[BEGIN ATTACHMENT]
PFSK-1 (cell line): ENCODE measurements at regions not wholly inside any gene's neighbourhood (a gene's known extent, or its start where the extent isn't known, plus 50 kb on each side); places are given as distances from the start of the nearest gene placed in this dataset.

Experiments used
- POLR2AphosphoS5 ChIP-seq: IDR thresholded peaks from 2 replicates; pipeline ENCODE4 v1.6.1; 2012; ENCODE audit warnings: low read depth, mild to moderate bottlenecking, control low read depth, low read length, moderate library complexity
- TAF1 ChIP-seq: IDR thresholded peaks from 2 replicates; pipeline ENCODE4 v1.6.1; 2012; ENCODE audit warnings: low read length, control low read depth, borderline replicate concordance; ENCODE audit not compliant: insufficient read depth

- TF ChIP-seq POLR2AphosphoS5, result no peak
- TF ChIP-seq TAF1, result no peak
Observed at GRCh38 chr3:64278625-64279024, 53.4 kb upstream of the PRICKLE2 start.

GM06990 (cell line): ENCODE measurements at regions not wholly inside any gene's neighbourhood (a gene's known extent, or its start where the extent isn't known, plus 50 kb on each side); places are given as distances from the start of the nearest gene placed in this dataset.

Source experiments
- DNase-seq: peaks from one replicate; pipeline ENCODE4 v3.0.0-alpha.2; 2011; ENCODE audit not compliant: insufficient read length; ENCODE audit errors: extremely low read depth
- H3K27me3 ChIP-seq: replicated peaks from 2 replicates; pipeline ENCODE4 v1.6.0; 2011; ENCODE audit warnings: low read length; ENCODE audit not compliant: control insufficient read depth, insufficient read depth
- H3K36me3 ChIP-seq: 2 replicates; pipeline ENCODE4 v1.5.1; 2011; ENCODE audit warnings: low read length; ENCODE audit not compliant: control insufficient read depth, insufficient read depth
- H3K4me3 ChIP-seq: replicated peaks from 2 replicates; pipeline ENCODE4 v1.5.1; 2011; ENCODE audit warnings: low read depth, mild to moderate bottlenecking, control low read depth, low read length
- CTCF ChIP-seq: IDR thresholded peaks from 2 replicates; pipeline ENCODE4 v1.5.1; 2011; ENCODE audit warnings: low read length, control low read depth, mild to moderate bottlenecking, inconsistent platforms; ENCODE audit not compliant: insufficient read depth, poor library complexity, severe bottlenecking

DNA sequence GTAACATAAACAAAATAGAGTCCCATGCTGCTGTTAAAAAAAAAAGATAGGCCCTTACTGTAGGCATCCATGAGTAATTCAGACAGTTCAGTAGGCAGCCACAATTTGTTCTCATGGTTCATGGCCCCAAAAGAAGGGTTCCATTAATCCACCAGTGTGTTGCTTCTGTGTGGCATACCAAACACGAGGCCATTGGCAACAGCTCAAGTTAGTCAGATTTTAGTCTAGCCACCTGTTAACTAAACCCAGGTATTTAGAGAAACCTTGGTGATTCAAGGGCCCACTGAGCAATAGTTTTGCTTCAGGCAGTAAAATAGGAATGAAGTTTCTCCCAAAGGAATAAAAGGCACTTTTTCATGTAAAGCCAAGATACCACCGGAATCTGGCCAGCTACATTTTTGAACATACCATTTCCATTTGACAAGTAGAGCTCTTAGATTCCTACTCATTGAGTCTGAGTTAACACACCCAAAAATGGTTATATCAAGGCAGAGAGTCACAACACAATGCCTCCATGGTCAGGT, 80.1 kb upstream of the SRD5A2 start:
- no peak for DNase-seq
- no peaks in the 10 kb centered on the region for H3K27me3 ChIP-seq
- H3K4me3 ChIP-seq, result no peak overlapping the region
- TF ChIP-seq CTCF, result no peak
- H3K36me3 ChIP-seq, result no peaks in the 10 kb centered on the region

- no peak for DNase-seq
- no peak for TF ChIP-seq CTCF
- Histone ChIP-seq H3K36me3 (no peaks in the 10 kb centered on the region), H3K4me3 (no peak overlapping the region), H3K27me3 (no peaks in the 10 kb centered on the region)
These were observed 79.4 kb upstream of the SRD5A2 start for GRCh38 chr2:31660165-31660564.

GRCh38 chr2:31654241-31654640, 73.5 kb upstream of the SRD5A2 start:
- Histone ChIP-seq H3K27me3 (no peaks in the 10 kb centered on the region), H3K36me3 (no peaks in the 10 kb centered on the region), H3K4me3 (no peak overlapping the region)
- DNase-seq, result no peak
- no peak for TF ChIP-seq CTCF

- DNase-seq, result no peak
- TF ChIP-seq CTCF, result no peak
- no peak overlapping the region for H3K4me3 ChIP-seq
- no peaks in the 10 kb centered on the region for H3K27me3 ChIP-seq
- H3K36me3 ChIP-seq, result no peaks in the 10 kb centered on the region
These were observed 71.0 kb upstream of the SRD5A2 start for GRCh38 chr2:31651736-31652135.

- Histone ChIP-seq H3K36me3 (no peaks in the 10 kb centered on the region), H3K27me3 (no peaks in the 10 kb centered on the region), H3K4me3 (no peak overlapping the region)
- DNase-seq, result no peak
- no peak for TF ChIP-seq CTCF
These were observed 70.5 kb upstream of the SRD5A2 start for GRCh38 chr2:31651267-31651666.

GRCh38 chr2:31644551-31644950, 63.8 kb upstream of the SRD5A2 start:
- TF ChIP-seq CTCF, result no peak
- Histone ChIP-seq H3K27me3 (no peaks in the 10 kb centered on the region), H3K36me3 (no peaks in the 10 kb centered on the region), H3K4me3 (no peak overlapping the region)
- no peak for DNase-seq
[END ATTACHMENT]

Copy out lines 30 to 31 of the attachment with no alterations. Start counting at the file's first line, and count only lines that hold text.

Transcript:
- TF ChIP-seq CTCF, result no peak
- no peak overlapping the region for H3K4me3 ChIP-seq